The Fat Lady’s Low, Sad Song is now an audiobook.
Marlin May is a stage and voice actor living in Windsor, Colorado. Marlin reached out to me through Facebook to say he’d been contracted for the audiobook version of my novel. It didn’t take me long to discover that I was familiar with his work—he has a credit list of over 80 plays, and I’d seen two of them (one on OpenStage and the other at the Bas Bleu Theater, both here in Fort Collins). My novel wasn’t his first shot at audio books either—his credit list includes more than twenty books, including both fiction and non-fiction.
I like audiobooks. They allow me to listen while I commute, filling dead time with words. I hadn’t considered the idea of an audiobook of my own work. My previous small press publications didn’t include audio.
Happily, my publisher (Black Rose Writing) pursued that option, and I didn’t have to wait long to listen to the result. Marlin messaged me to let me know he’d finished his work just two weeks after our first contact. Shortly thereafter, the book was available on audible.com. I bought a copy—waiting until I got home to listen. I popped open a beer, went to my study and turned out the lights.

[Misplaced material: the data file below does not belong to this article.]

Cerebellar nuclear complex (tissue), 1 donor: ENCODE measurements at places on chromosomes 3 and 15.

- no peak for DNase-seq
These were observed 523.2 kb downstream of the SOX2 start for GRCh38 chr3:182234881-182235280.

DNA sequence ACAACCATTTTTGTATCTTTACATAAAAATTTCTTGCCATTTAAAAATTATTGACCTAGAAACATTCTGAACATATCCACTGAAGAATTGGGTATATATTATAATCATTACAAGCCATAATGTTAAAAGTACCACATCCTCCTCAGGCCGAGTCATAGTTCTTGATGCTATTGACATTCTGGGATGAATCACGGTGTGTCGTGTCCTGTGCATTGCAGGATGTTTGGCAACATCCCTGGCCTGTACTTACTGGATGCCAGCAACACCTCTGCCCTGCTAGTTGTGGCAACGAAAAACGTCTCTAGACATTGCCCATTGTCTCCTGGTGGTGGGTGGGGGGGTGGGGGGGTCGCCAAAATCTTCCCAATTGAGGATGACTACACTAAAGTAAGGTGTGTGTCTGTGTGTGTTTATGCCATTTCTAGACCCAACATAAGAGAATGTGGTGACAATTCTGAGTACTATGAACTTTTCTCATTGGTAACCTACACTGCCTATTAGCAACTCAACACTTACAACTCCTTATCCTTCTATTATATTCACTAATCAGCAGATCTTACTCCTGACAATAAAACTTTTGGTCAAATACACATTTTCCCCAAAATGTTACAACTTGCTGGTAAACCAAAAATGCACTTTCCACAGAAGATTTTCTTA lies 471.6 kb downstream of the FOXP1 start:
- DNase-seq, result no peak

May’s voice was outstanding, and his delivery was pitch perfect. I wondered if the rhythm of the words would sound as I’d imagined, but I punctuate toward that end (see https://authorbriankaufman.com/2018/04/26/punctuation-is-sound-direction/).
I loved the result. May is an outstanding voice actor.
I had one unexpected reaction, however.
I was not prepared to have my thoughts sounded out in another person’s voice. Eerie as hell. I kept stopping the book and starting again, trying to calm the feeling that someone had invaded my skull—someone with a calm, reasonable voice. If one, dark night, I encountered a ghost, I think I’d react with the same unnerved sense of the not-quite-normal.
I finished the book with the lights on. That said, I can heartily recommend the audio version of The Fat Lady’s Low, Sad Song.